Published Work


When words sing and music speaks: A qualitative study of in depth music psychotherapy with adults.

For an abstract, free pages or to purchase Diane’s doctoral dissertation, click here

In Search of the Self:

The Use of Vocal Holding Techniques with Adults Traumatized as Children.  Music Therapy Perspectives, Vol. 19, Issue 1

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Abstract from:
The Voice of Trauma:
A Wounded Healer’s Perspective

In Julie Sutton (2002) Music, Music Therapy and Trauma.Jessica Kingsley Publishers: London England

This chapter offers a full theoretical underpinning for the use of the voice in working with adults traumatized as children. Techniques and case examples are included. In addition, the impact of this work upon the therapist is examined, the care with which the work must be undertaken is considered and the intimacy of the music-making and its potential effect upon both client and therapist are discussed.

Abstract from:
Many Stories, Many Songs

In Julie Hibben (1999) Inside Music Therapy: Client Experiences.Barcelona Publishers: Gilsum, NH.

This chapter presents stories gathered from eight adult clients in the author’s practice. Some of these clients struggle with histories of substance abuse, eating disorders, or abusive or disturbed parents. Three clients tell in interview, poems and prose of their experiences in music therapy. They describe how they used improvised playing and singing to connect with their feelings and work through musical and psychological issues. The author also presents a poetic collage composed of clients’ words about singing in therapy and several poems written about her clients.

Abstract from:
When the Psyche Sings: Transference and Countertransference in Improvised Singing with Individual Adults

In Kenneth E. Bruscia (1998) The Dynamics of Music Psychotherapy. Barcelona Publishers: Gilsum NH.

Transference and countetransference during vocal improvisation in analytically oriented music therapy are examined as they emerge as transformative aspects of the therapeutic relationship. Singing techniques developed by the author are illustrated in two case examples.

Abstract from:
Resistance in Individual Music Therapy by Diane Austin and
Janice M. Dvorkin

In The Arts in Psychotherapy (1993) Volume 20, Pergamon Press: New York, Oxford, Seoul, and Tokyo.

While everyone who enters psychotherapy has the conscious intention of wanting change, clients often exhibit ambivalence through resistance to communicating thoughts and feelings to the therapist. Much has been written about this phenomenon in verbal psychotherapy; this chapter addresses its manifestation in music therapy sessions. Also discussed is the effect of transference and countertransference on the therapist’s clinical judgment regarding the amount and type of music used in each session and throughout the therapy process.

Abstract from:
The Musical Mirror: Music Therapy for the Narcissistically Injured

In Kenneth E. Bruscia (1991) Case Studies in Music Therapy. Barcelona Publishers: Phoenixville, PA.

This case study describes Jungian oriented analytic music therapy with a “narcissistically injured” woman in her mid-twenties, who at the time of treatment was studying to become a dance therapist. Through musical improvisation and the relationship that developed with the music therapist over a period of two and a half years, the woman began to explore, accept and integrate split-off devalued parts of herself.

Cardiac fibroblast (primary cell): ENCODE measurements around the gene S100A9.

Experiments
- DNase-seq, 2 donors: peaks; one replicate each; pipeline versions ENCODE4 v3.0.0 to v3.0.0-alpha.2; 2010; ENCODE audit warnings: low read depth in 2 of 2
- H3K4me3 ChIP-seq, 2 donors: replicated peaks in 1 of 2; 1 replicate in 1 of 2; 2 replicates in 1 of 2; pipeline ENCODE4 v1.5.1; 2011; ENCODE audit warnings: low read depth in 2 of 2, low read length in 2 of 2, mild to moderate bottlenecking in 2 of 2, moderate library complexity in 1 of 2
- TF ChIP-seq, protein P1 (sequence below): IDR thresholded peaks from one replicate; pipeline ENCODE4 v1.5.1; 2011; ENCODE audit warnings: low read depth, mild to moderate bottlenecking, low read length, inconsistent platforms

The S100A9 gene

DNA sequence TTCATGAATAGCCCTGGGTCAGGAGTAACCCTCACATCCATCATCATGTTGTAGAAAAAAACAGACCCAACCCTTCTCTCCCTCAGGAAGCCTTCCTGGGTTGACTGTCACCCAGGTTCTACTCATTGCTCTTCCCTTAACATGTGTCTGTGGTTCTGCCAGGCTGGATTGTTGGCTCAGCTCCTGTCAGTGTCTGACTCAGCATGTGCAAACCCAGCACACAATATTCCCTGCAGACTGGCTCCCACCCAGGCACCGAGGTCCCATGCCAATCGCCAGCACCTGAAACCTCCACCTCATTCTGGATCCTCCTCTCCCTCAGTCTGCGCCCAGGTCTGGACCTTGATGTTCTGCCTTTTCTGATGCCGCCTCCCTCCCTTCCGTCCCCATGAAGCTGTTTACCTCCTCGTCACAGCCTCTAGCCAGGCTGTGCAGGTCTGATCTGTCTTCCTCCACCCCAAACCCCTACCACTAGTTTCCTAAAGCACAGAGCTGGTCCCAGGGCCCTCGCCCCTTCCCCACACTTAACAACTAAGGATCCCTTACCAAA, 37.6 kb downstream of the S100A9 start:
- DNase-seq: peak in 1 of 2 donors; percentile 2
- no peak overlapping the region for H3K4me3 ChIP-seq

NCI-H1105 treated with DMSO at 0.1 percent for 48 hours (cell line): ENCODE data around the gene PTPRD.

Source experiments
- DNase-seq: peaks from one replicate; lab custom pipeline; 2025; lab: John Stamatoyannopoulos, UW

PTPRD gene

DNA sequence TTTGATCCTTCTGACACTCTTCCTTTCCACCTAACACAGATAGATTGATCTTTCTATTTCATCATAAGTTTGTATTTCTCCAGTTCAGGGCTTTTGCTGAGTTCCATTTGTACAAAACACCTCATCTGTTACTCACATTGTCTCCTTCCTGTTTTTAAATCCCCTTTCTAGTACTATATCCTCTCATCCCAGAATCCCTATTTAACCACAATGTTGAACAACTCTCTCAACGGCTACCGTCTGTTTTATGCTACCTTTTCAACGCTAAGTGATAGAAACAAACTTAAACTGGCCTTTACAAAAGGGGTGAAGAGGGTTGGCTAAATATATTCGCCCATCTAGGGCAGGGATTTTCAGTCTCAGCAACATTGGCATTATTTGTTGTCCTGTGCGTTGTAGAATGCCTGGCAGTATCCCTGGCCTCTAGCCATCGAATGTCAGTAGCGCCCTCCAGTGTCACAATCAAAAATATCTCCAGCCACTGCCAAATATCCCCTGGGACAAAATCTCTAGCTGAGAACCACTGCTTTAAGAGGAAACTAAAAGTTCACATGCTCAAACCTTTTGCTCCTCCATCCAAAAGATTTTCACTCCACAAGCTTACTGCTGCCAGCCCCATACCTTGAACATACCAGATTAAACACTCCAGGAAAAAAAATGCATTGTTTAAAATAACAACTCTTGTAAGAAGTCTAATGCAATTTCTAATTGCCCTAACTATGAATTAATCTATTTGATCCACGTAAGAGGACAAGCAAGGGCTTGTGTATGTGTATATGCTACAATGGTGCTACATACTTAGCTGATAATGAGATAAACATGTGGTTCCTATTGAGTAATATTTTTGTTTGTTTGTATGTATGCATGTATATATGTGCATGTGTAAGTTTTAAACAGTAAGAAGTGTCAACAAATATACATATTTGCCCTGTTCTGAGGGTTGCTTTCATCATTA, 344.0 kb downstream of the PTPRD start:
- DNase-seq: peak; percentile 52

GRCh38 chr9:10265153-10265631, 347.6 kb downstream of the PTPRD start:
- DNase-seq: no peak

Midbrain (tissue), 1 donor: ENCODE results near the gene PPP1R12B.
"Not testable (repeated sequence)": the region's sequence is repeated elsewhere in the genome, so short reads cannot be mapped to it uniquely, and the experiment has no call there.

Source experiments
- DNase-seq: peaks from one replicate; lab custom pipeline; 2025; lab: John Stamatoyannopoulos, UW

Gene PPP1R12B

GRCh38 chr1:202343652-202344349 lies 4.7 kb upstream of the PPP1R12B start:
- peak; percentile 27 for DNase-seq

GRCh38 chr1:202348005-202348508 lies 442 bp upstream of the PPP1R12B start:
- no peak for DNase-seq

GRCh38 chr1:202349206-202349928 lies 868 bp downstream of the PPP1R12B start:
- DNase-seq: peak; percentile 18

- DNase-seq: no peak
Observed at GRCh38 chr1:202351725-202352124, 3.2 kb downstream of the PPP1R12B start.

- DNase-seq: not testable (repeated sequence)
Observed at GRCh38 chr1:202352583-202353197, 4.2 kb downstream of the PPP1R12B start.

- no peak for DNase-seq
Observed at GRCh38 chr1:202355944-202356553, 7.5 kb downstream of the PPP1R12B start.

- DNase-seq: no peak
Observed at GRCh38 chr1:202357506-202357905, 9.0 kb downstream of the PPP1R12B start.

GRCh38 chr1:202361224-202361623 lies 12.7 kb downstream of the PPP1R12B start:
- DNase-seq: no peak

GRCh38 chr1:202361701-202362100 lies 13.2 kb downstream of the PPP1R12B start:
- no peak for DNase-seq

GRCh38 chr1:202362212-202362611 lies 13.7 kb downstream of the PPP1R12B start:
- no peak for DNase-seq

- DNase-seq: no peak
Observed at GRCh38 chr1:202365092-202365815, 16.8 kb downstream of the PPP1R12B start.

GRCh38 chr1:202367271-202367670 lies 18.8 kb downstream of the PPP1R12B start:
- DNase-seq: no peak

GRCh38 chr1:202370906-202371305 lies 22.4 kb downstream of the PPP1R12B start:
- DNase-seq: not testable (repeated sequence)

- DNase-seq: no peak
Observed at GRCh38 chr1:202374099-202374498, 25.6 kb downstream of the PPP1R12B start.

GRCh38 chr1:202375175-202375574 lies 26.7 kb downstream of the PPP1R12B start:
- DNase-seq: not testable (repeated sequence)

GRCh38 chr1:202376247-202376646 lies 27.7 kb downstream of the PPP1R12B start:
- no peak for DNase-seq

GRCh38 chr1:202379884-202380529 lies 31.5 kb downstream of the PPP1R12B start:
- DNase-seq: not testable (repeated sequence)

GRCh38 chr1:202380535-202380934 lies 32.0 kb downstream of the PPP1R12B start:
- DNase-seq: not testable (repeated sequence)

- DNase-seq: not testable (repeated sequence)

Excerpt from:
Projection of Parts of the Self onto Music and Musical Instruments

In Gregory M. Rolla (1993) Your Inner Music. Chiron Publications: Wilmette Illinois.

The self-esteem of some narcissistically wounded individuals derives from the praise they receive in their work; hence, they exhibit an over identification with their occupations. Such over identification becomes an obstacle to growth, resulting in stress, anxiety and an enormous inner pressure to perform well. Any observable dissatisfaction in job performance they may perceive from others is interpreted as rejection. The same mechanisms are often observed among singers (and other musicians), especially those whose identities are derived primarily from their careers.

The problem is compounded when the singer also projects the idealized or grandiose self onto the voice …The emphasis is on winning the admiration of the audience … rather than on the communication of honest feelings based on the song’s meaning. The desire for achievement is stronger than the need for self-expression. If the singer fails to live up to his or her own high expectations, depression is imminent.

When one’s whole sense of self-worth is riding on a performance, it is hard to be at one’s best, spontaneous and emotionally connected. It follows that the singer who is over identified with his or her voice is apt to suffer from stage fright. The therapeutic process would then involve disidentification from the voice and could begin only when sufficient ego strength has been developed and the singer had begun to value other aspects of his or her identity, especially the authenticity of his or her feelings … Genuine self-esteem comes from contact with and expression of one’s feelings and needs and having them met, and not from the possession of certain qualities …

One may certainly begin singing from a narcissistic place of over identification and/or an excessive need to be heard and admired; but as one’s psychic wounds heal and one evolves, the voice reflects the transformation. When one is finally able to sing with his or her own authentic voice, freely and from the depths of the soul, singing becomes a spiritual experience and the singer can become a channel for transpersonal energy.

For a complete list of published works see the ‘Curriculum Vitae’ PDF